The Gender, Love, and Sexuality Spectrum club at Baruch College hosted the LGBTQ History Month opening ceremony in the second-floor lobby of the Newman Vertical Campus on Oct. 4.
The ceremony was the first of multiple events that are happening this month to celebrate the LGBTQ community and its history. Upcoming events include a discussion called “Our Stories, Our Voices” and an open mic night, both of which are happening on National Coming Out Day, Oct. 11.
This year’s LGBTQ History Month marks an important time in the community’s history because it is the 50th anniversary of the Stonewall riots. The Stonewall Inn, along with many other bars during the 1960s, served as a refuge for those in the LGBTQ community.
At that time, being publicly gay was illegal and many people went to bars where they were accepted and could openly express themselves.
The Stonewall Inn in Greenwich Village was one of the most popular venues, in part because the bar was so cheap due to its connection with the mafia and also because it was an open space for dancing, drag queens and expressing oneself however they wanted to.
In the early morning of June 28, 1969, the police raided the Inn and aggressively arrested many of the patrons.
A crowd consisting of hundreds of people had formed outside the bar and became angry at the police officers’ behavior.
Eventually, a riot began and people began to throw things at the officers, including coins, bottles and cobblestones. The fire department and riot squad arrived to disperse the crowd and rescue those who had locked themselves inside the bar for safety.
The Stonewall riots continued for five more days and became one of the landmark events in LGBTQ history.
The event was hosted by G.L.A.S.S. was co-sponsored by Encounters Magazine, PAWS and the Undergraduate Student Government of Baruch.
The opening ceremony kicked off the month with free cupcakes, water bottles and rainbow stickers. Additionally, students could pick up food from USG’s waffle station and LGBTQ artist cards from Encounters.
The clubs involved with the month’s opening ceremony and future events aim to attract more attention to the month’s celebrations.
“The purpose of this event that’s happening in the lobby right now is a lobby takeover, just so we can show awareness for the LGBT community that’s at school because a lot of people are LGBT and they are allies but they don’t even know that we have an LGBT club at school,” G.L.A.S.S. President William Lin said.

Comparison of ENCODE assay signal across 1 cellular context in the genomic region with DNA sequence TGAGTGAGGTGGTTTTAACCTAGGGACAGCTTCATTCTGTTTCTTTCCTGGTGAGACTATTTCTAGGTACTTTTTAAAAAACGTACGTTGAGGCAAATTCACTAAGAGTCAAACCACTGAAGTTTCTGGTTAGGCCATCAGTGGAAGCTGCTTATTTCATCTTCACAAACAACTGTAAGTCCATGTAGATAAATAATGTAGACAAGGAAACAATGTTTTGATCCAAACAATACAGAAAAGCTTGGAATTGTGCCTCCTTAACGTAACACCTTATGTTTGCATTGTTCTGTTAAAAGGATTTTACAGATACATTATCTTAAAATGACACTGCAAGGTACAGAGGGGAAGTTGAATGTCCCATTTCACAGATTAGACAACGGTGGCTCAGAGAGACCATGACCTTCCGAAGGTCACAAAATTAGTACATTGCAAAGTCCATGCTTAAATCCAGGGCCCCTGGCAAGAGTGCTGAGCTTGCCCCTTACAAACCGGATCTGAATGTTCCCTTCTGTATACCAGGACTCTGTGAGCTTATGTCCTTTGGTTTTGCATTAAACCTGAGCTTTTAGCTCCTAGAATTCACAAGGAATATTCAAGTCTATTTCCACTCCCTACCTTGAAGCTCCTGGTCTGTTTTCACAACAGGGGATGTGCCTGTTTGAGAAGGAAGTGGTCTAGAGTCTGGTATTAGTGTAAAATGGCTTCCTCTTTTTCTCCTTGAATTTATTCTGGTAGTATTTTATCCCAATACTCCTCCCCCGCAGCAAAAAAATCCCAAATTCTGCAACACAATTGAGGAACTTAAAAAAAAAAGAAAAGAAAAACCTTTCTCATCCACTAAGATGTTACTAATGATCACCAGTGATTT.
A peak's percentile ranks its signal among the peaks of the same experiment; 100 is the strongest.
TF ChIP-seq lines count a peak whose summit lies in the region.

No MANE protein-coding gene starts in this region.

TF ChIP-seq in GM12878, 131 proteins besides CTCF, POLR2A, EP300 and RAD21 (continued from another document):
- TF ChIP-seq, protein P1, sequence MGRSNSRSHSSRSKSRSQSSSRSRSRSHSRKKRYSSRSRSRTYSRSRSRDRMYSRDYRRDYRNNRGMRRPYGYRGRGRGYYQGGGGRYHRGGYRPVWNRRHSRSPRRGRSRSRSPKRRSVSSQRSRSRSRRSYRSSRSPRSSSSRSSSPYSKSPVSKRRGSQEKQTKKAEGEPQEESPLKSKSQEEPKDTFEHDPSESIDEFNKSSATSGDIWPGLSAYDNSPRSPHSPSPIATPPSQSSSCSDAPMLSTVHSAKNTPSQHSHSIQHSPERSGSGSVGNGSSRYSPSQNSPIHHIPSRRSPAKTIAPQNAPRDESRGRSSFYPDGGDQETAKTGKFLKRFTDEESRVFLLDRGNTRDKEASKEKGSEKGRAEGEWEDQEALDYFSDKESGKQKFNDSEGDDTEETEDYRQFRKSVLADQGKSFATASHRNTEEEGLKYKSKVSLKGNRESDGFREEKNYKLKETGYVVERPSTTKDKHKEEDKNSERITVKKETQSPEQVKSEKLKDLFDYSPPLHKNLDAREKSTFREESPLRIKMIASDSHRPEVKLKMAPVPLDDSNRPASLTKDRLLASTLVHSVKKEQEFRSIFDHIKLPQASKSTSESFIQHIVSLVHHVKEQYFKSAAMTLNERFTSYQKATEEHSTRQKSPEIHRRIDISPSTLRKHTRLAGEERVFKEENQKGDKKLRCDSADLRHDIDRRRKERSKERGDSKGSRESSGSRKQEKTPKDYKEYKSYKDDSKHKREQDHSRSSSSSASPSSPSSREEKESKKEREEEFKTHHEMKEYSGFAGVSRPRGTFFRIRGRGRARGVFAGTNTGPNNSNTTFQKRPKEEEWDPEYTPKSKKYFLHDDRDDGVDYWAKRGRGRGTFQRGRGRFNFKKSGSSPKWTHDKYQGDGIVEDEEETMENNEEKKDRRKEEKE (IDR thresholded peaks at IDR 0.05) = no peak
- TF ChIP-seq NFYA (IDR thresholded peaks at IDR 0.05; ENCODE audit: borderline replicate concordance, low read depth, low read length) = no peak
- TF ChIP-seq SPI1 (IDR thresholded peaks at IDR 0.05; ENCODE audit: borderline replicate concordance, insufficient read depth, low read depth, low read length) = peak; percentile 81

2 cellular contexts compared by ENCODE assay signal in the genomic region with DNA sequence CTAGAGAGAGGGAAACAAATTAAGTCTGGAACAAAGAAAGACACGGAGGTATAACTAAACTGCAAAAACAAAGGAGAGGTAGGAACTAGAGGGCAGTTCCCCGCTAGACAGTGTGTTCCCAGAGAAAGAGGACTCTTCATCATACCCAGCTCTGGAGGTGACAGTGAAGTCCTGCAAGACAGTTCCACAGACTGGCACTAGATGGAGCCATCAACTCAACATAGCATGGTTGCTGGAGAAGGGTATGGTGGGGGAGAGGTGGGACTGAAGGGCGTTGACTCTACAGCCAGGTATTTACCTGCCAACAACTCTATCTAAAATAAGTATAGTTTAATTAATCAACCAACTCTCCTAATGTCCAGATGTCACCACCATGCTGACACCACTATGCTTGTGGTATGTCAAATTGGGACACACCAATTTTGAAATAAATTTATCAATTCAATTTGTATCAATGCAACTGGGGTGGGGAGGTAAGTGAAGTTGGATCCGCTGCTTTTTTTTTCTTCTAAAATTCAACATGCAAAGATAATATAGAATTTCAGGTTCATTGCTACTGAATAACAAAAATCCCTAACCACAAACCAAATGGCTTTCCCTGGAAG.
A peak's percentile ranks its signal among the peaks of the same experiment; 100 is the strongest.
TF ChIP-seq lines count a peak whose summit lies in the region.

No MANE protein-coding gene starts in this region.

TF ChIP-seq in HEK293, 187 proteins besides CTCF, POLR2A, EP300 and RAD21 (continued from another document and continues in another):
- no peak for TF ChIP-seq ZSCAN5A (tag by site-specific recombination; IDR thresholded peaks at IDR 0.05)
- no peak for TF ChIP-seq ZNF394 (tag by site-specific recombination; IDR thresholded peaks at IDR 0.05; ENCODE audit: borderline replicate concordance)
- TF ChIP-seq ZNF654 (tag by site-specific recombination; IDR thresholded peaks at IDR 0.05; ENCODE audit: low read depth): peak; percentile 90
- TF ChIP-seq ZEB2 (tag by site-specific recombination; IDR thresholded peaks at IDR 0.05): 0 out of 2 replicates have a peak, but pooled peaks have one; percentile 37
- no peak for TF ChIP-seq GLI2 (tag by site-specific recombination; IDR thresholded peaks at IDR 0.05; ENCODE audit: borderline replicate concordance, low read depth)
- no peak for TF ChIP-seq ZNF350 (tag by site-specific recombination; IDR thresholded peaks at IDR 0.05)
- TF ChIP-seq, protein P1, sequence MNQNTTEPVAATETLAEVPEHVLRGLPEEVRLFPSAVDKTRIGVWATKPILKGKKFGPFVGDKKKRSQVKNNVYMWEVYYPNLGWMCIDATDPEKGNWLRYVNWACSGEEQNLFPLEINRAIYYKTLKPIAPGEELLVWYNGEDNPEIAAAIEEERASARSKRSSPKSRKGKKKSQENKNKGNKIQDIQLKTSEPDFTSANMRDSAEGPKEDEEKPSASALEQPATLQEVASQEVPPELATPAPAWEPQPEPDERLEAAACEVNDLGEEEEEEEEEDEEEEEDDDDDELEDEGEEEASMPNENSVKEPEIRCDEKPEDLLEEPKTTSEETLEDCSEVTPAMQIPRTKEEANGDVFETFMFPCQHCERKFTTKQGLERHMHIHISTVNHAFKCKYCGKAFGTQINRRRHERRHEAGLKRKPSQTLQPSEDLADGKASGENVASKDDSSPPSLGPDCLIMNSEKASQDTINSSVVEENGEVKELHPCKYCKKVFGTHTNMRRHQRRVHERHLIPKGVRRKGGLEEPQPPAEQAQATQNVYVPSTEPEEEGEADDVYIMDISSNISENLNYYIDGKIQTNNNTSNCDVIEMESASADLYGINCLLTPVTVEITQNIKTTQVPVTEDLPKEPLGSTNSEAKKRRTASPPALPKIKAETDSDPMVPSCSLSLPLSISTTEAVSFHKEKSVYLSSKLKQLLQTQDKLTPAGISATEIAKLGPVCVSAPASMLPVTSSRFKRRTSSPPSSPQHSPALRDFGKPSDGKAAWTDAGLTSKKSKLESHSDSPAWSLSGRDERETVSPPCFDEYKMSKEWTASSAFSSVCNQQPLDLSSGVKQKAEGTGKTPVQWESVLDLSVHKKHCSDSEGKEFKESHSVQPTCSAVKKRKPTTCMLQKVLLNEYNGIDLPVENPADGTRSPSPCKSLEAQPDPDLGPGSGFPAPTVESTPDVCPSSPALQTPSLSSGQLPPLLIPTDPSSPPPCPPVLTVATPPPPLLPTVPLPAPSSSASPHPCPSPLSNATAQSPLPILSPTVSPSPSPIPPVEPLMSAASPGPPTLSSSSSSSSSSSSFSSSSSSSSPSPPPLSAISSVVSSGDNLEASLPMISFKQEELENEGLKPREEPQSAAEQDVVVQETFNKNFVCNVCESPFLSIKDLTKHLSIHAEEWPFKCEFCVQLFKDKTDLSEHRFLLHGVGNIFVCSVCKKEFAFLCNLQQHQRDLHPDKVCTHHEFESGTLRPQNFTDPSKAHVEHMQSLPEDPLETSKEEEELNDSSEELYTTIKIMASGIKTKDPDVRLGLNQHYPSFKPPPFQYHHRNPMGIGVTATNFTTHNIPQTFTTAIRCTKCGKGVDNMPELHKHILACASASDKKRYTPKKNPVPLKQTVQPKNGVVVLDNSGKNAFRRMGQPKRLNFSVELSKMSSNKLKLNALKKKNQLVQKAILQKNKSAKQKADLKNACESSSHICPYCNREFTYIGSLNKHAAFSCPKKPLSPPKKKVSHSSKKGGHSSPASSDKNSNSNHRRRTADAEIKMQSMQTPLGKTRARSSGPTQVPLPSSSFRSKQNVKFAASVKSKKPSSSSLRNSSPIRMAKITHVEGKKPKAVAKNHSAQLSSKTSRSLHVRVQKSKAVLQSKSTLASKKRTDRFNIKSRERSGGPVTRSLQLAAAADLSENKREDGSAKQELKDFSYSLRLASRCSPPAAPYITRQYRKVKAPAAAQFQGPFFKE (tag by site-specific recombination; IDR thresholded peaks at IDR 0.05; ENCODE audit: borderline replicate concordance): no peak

“This is just to bring awareness to the entire history month. It’s not a school thing, it’s a community thing.”
The anniversary of the Stonewall riots happens to fall on the same time period as Baruch’s 50th anniversary of becoming an independent college within the CUNY system.
“This year is the 50th year since the Stonewall [riots] and the 50th year of Baruch, so it’s pretty much like a decades theme celebration of progress happening throughout the years for the LGBTQ community and for Baruch in general,” G.L.A.S.S. Treasurer Vitaliy Stolyarchuk said.
“All the events that are coming up, today we’re just introducing a small taste, a little taste of what’s to come.”
The LGBTQ History Month co-sponsors were also eager to help celebrate this milestone for the community, with each club adding to the event in their own way, said Encounters’ marketing director Justin Crespo.
“G.L.A.S.S., or Cassandra [Castellant], more appropriately, who’s part of the committee hosting the ceremony, had reached out to us and a select few other clubs because we have been closely involved in past semesters, past years,” Crespo, a marketing analytics major, stated.
“Encounters is an ally of G.L.A.S.S. We co-sponsor each other very often for our events, so she just felt it was appropriate to reach out to us. We kind of offer a new side to the ceremony; Encounters is an art and literary magazine, so we had the chance to offer something different.”
Students who attended the event not only enjoyed the free food and merchandise but also were able to enjoy the vibes of acceptance emanated.
“It’s important for us to know what’s our history, I mean, I think with any other community if you don’t know your history you won’t be able to move forward,” transfer student Emil Gavrailov said.
He added, “It’s important for us to know how we got to rights that we have these days, it’s important for us to also know that we actually, with the current administration, lose some of our rights.”
“I think it’s important for us to educate and advocate for our current and future rights, or possibly for what might be taken away
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